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25/06/2011 13:22




New Brunswick teenager wants statue of R.B. Bennett built on Parliament Hill - by Tristen Hopper


A 16-year-old home-schooled New Brunswicker is trying to secure what a Conservative backbencher, a former Liberal Prime Minister and an ageing John Diefenbaker could not: a Parliament Hill statue of former Prime Minister R.B. Bennett.

“He was not liked in his time,” says Jordan Grondin. “But as a New Brunswicker, I don’t want people to forget him in years to come.”

Mr. Grondin, who grew up just a few kilometres from Bennett’s birthplace of Hopewell Hill, N.B., will be spending the summer touring flea markets and parades, clipboard in hand, to fill a pro-statue petition. Once he amasses 1,000 signatures, British Columbia Conservative MP Nina Grewal has agreed to draft a private member’s bill calling for the monument.

R.B. Bennett, Prime Minister from 1930 to 1935, is not the kind of Canadian leader who typically inspires youthful political activism. Although he founded the CBC and the Bank of Canada, his legacy is largely overshadowed by his perceived inaction during the Great Depression. He passed a plan in the mould of the U.S. New Deal on the eve of the 1935 election, but his Conservatives nevertheless lost 95 seats, the largest-ever Tory defeat up to that point. Just three years later, Mr. Bennett permanently fled Canada to a 94-acre estate in the English countryside. He died in 1947 and remains the only Canadian prime minister buried outside the country.

Today, aside from a 1960s-era portrait hung in Centre Block, R.B. Bennett’s most enduring parliamentary legacy is as an insult. In 1997, then-opposition leader Preston Manning accused former prime minister Jean Chretien of being “right up there with R.B. Bennett” in his weak response to unemployment. In 2006, Liberal MP Dominic LeBlanc declared “R.B. Bennett may be alive and well” after a Conservative MP suggested that unemployed

Atlantic Canadians should simply move to the West.

Seven of Canada’s 22 prime ministers are currently immortalized on Parliament Hill. In the 1960s, Mr. Bennett, along with former prime ministers Mackenzie King, Louis St. Laurent and Arthur Meighen, was pegged for a series of four new Parliament Hill statues. The nine-foot-tall Mackenzie King statue was unveiled in 1968 with a 21-gun salute — but the other three prime ministers remained hidden with the explanation that they were too “embarassing” to display.

In 1974, 79-year-old former prime minister John Diefenbaker stormed into an Ottawa Public Works department warehouse demanding to see the forsaken statues. Led to the rear of the facility by hesitant employees, Mr. Diefenbaker encountered a “monstrous,” highly stylized statue of Arthur Meighen. Liberal MP Lloyd Francis, who had made an earlier visit to the warehouse, described it as “grotesque, with his arms spread and his face turned to the sky as if contemplating Armageddon.” Mr. Diefenbaker compared it to a Halloween decoration.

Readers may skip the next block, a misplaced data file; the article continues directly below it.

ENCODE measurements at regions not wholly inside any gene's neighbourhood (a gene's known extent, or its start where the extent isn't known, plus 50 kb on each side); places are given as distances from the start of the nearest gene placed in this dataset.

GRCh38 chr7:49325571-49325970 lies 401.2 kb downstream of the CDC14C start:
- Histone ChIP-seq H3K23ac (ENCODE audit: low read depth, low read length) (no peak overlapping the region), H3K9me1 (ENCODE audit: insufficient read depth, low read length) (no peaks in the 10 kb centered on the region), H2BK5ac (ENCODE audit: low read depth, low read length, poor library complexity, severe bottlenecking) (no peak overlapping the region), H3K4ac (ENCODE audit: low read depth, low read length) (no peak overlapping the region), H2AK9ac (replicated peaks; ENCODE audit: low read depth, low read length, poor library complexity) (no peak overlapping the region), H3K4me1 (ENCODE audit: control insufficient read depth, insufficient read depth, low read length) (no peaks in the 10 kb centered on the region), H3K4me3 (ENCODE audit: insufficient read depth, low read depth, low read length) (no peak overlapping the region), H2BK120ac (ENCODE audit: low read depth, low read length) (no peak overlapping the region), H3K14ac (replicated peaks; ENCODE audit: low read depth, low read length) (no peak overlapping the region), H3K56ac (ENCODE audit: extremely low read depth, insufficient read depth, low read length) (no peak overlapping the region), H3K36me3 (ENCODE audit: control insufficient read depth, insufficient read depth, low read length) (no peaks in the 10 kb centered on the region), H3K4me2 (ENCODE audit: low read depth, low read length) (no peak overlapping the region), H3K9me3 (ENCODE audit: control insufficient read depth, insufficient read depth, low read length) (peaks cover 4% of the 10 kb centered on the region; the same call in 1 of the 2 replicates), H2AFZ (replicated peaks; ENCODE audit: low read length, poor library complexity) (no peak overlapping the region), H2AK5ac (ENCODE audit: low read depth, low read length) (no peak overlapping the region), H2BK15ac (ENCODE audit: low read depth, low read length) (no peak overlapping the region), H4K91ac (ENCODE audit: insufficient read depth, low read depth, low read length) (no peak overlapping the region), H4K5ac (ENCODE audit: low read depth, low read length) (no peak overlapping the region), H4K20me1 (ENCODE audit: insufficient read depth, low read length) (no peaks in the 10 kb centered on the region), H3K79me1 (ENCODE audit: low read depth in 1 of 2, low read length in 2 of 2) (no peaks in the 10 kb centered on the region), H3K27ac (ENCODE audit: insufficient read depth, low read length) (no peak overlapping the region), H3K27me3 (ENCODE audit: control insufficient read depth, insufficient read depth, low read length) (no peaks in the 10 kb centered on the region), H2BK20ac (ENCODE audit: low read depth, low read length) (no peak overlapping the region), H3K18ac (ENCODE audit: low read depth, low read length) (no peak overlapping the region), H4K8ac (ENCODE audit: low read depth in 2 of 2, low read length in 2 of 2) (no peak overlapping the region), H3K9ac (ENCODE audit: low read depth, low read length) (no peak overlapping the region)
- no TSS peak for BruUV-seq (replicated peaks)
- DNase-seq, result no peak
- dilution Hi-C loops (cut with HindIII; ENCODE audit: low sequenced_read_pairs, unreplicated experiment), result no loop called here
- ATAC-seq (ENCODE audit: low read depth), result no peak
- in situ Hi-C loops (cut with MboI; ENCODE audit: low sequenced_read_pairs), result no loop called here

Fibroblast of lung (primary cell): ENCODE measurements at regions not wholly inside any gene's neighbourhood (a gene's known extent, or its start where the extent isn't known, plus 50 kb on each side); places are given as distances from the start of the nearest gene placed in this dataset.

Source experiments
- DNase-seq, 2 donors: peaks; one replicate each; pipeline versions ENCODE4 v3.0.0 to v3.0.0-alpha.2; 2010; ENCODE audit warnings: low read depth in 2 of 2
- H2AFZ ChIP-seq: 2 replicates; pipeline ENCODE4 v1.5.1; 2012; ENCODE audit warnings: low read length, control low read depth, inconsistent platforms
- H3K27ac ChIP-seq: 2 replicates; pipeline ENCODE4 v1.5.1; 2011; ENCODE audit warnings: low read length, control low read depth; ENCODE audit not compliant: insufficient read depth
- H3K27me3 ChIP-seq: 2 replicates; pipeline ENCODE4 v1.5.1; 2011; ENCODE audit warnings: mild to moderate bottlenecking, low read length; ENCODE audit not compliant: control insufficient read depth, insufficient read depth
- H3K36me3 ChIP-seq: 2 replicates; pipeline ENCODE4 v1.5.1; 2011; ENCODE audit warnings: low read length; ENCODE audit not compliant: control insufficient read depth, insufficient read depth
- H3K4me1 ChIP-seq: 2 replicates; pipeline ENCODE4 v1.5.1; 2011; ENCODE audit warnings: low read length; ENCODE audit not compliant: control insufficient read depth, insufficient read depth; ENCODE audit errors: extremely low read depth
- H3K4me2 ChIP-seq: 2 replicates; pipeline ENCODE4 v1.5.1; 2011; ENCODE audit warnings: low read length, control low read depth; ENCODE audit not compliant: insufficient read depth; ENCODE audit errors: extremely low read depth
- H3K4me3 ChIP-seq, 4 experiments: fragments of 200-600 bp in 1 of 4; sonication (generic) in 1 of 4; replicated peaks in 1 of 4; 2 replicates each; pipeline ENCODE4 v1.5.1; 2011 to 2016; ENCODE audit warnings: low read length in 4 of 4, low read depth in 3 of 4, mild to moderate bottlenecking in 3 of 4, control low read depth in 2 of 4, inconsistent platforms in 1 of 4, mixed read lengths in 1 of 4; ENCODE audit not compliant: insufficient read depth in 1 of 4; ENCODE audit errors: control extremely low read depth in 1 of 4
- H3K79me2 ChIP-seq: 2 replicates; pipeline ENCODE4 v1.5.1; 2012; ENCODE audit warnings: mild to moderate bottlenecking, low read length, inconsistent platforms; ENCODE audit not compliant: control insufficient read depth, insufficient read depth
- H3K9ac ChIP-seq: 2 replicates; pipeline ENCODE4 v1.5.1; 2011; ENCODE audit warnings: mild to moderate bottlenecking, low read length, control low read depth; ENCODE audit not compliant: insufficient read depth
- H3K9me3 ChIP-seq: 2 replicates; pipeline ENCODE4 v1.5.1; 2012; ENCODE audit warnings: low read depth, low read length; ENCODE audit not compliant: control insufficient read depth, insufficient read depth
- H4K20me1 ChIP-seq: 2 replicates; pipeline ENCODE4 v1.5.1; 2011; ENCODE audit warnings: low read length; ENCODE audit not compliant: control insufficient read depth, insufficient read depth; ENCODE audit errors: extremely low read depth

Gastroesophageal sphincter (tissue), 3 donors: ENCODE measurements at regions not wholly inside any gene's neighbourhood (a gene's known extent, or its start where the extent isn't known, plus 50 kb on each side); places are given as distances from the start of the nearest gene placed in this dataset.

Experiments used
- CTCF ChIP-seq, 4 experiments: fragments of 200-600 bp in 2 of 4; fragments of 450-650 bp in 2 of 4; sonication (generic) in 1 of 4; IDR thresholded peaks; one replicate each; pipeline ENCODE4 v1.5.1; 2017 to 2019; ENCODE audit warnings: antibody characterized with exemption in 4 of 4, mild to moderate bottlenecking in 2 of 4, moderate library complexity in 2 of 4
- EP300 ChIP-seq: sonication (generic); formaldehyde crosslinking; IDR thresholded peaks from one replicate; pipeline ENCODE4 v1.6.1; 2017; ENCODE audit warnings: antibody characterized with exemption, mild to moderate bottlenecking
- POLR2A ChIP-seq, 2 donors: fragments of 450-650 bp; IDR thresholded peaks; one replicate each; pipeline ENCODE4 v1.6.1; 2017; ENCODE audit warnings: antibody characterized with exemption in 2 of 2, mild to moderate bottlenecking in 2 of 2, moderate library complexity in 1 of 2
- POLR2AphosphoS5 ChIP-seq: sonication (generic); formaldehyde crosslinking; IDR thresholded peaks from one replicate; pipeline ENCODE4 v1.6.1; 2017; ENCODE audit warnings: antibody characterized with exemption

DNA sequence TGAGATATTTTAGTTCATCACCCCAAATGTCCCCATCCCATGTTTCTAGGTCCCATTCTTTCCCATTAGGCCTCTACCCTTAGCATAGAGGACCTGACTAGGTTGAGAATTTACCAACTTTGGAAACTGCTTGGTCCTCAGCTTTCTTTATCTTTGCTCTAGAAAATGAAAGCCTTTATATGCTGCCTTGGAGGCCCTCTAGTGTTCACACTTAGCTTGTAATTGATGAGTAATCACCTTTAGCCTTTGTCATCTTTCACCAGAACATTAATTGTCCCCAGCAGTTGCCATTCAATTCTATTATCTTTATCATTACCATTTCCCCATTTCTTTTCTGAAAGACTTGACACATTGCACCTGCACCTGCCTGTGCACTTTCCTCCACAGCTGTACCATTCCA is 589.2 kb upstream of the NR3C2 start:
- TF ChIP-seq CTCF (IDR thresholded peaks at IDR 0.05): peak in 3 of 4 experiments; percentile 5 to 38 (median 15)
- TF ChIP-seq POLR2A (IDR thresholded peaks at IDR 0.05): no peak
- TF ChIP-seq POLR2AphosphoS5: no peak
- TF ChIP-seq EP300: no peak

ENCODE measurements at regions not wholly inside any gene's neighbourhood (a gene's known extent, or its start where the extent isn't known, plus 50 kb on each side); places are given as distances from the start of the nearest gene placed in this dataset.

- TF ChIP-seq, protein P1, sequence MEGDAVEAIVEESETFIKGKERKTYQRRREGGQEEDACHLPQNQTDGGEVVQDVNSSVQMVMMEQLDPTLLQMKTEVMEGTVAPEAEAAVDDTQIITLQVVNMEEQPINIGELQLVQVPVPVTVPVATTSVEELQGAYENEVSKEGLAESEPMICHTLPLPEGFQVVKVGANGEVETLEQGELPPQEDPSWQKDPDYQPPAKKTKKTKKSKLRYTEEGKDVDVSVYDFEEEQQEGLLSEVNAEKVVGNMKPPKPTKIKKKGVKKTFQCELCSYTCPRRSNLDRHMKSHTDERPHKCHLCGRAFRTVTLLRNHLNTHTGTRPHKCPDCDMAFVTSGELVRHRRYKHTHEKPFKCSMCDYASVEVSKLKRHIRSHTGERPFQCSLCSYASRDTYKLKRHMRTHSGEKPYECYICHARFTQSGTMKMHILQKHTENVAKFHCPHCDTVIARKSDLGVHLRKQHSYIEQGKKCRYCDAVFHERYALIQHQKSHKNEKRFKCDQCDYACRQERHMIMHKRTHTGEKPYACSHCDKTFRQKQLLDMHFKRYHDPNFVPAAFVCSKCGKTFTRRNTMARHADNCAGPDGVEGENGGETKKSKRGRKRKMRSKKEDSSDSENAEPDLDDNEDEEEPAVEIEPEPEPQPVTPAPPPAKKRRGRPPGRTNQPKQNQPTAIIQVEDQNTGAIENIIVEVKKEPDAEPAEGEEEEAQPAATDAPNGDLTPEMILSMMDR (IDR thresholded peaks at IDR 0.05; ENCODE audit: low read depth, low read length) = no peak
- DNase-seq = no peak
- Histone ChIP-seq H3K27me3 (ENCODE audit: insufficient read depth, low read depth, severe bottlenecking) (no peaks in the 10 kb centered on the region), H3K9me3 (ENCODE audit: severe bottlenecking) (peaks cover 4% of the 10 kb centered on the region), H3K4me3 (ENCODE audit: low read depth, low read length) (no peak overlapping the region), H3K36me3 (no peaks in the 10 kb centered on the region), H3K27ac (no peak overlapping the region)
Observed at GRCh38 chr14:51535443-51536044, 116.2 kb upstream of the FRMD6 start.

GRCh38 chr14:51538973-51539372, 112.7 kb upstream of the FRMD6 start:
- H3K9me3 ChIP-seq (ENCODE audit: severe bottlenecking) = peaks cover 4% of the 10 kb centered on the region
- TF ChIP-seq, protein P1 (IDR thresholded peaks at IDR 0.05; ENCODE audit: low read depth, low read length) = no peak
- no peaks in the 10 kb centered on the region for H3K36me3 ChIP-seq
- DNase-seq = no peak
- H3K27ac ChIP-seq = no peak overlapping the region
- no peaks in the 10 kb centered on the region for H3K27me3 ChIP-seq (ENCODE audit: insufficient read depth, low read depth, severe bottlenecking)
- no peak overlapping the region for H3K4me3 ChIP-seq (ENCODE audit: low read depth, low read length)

Mr. Bennett had never been sculpted, but a preliminary maquette of the statue depicted a baby-like head perched atop a stumpy, seal-like form. “The mummies of Egypt look more real than that,” said Mr. Diefenbaker. Louis St. Laurent’s statue was relatively true-to-life, but his seated pose and bored-looking expression was not in keeping with the “vitality” of other Parliament Hill statues, explained public works staff.

St. Laurent’s likeness was eventually installed a few blocks from Parliament at the Supreme Court of Canada. The Meighen statue would remain hidden from view until 1987, when it was packed off to a small park in St. Mary’s, Ontario.

In 2005, Ms. Grewal, the B.C. MP supporting Mr. Grondin, introduced a private member’s bill calling for a new statue, but it was voted down by all but her Conservative peers. Conservative senator Hugh Segal met a similar response when he tried a to pass a similar bill through the Senate.

Mr. Bennett’s reputation has enjoyed a minor boost in recent years, partly as a result of the Bank of Canada’s strong performance in the most recent recession. In a recent Maclean’s magazine ranking of Canadian prime ministers,

Mr. Bennett jumped from 17th to 12th place. “R.B. Bennett is a case study in political leadership during a time of national and global crisis. He is whispering to us through time. We owe it to ourselves to listen,” wrote author John Boyko in a glowing 2010 biography of Mr. Bennett.

Last year, former prime minister John Turner publicly joined the pro-Bennett camp. “This glaring [statue] omission has bothered me since I was a young MP sent to Ottawa in 1962,” wrote Mr. Turner in a 2010 op-ed. “Proud Liberal though I was — and remain — the time has come to erect a statue to this Conservative prime minister on Parliament Hill.”

National Post